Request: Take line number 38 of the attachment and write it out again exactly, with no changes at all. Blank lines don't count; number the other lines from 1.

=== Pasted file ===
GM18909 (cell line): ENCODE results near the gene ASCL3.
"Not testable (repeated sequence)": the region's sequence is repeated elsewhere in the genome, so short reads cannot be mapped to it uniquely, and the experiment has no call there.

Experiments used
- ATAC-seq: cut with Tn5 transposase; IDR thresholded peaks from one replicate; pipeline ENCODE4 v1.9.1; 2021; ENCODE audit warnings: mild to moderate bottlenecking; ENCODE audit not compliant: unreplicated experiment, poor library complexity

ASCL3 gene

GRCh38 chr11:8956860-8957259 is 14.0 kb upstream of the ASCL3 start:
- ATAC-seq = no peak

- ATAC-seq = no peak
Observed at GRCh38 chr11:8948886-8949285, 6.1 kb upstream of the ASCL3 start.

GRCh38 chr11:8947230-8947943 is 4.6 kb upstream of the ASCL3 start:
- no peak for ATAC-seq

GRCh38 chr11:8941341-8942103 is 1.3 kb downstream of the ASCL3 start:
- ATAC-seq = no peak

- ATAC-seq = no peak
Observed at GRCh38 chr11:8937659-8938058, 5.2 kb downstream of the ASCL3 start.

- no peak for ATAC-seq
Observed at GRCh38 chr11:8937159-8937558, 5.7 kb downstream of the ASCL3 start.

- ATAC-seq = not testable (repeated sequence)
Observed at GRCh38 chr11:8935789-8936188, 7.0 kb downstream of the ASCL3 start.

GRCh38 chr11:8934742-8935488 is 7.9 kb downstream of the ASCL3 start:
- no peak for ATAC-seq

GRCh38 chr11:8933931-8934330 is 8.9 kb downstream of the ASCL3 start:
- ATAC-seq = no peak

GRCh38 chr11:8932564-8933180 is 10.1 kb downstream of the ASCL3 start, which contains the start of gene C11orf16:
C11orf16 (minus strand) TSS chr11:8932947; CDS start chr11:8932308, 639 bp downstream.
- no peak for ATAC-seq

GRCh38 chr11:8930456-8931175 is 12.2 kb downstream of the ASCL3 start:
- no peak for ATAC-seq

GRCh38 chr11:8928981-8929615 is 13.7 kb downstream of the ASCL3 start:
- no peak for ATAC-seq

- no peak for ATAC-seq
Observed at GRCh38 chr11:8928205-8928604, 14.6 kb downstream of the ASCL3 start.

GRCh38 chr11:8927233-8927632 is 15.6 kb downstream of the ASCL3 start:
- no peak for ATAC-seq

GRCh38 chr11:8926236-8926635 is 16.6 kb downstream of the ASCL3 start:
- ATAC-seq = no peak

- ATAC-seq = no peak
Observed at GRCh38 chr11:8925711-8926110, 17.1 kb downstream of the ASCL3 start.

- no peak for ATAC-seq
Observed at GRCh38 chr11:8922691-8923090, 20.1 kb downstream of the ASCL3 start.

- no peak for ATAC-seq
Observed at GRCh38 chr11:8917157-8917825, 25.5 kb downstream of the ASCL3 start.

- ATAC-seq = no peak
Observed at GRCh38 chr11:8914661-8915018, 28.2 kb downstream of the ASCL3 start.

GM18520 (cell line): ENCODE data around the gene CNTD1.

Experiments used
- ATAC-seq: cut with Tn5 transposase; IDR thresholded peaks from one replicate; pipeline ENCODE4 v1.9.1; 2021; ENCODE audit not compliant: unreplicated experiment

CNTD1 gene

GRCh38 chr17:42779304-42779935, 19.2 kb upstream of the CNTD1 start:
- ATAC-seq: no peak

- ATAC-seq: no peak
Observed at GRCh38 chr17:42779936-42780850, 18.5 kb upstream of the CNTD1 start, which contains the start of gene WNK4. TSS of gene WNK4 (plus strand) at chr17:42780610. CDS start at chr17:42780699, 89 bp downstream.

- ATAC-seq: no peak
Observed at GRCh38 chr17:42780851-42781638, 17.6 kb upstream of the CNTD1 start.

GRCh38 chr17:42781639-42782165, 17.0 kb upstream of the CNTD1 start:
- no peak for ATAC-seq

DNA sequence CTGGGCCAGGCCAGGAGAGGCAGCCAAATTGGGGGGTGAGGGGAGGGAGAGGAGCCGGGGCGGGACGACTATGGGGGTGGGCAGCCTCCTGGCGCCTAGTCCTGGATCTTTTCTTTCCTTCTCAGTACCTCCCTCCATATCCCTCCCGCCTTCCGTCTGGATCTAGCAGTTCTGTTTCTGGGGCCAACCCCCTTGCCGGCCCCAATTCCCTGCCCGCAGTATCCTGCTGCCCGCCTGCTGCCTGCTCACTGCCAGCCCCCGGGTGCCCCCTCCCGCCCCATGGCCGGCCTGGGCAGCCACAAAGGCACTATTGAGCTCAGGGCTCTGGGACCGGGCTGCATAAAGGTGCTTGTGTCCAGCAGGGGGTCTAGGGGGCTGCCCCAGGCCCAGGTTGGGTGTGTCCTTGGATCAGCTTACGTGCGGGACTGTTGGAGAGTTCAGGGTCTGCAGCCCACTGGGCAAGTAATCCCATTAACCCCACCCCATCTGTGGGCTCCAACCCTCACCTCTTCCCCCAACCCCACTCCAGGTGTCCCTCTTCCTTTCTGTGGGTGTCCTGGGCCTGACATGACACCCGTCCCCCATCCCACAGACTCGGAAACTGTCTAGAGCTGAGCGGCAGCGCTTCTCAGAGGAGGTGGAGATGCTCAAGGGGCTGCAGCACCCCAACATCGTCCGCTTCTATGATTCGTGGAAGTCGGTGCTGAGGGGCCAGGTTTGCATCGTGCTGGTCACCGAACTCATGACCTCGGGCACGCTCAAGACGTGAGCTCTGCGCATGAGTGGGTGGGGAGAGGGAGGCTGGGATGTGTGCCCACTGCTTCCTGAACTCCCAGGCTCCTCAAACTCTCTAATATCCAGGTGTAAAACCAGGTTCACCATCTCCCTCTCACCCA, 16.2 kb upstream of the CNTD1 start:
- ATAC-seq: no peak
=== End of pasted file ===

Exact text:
Observed at GRCh38 chr11:8925711-8926110, 17.1 kb downstream of the ASCL3 start.